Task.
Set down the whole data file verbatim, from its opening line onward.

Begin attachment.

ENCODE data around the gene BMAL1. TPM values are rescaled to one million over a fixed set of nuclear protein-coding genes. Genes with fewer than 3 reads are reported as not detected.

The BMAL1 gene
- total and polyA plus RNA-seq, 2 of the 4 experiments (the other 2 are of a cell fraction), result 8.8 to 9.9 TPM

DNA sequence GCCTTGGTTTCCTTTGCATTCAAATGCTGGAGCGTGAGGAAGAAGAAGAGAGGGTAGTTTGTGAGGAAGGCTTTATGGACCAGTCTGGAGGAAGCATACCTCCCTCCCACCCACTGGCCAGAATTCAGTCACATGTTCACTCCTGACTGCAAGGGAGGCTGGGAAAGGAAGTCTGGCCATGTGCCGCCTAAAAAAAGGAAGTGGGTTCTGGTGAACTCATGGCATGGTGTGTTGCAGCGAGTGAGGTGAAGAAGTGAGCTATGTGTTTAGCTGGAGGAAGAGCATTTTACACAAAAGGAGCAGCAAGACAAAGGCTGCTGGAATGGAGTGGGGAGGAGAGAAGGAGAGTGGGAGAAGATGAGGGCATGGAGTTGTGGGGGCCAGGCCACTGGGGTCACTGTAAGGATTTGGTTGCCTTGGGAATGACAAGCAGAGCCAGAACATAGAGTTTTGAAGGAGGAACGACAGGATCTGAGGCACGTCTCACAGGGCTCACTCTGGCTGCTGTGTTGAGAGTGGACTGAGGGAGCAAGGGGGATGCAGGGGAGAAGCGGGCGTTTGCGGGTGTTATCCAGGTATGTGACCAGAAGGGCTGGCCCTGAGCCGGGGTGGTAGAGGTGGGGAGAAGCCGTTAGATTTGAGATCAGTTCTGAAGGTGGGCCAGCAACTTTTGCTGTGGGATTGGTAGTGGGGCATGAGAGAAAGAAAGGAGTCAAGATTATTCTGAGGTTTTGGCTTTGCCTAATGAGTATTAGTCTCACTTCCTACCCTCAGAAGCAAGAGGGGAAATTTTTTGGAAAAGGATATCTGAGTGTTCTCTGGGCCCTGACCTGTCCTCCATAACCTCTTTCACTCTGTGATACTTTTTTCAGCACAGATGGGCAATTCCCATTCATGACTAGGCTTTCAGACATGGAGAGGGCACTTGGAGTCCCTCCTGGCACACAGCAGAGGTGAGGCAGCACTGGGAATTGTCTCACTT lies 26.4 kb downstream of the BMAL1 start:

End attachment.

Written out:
ENCODE data around the gene BMAL1. TPM values are rescaled to one million over a fixed set of nuclear protein-coding genes. Genes with fewer than 3 reads are reported as not detected.

The BMAL1 gene
- total and polyA plus RNA-seq, 2 of the 4 experiments (the other 2 are of a cell fraction), result 8.8 to 9.9 TPM

DNA sequence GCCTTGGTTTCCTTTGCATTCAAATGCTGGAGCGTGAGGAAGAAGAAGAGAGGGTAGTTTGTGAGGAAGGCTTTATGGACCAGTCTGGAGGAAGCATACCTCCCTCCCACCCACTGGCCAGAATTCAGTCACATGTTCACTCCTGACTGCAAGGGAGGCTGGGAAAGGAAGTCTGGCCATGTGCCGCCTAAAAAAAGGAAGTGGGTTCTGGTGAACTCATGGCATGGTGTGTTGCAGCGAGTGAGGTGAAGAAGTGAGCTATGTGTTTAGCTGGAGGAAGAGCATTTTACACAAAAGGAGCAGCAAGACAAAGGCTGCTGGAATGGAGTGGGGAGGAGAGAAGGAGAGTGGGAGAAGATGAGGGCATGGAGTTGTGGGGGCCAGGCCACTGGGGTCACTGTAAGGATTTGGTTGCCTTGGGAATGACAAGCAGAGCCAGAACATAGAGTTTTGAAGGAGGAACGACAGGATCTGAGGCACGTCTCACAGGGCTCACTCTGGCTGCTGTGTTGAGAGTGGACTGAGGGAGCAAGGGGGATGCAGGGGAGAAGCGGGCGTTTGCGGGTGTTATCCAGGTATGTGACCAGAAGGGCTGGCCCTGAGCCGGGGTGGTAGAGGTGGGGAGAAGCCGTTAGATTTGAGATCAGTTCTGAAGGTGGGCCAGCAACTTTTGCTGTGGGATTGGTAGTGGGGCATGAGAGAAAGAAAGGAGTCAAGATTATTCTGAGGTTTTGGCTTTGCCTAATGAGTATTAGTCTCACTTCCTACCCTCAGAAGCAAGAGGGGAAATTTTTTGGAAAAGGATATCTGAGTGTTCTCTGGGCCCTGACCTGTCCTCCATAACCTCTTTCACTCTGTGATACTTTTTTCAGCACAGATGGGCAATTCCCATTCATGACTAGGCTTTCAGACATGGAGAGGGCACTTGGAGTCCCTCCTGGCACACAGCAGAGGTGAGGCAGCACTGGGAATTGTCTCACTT lies 26.4 kb downstream of the BMAL1 start: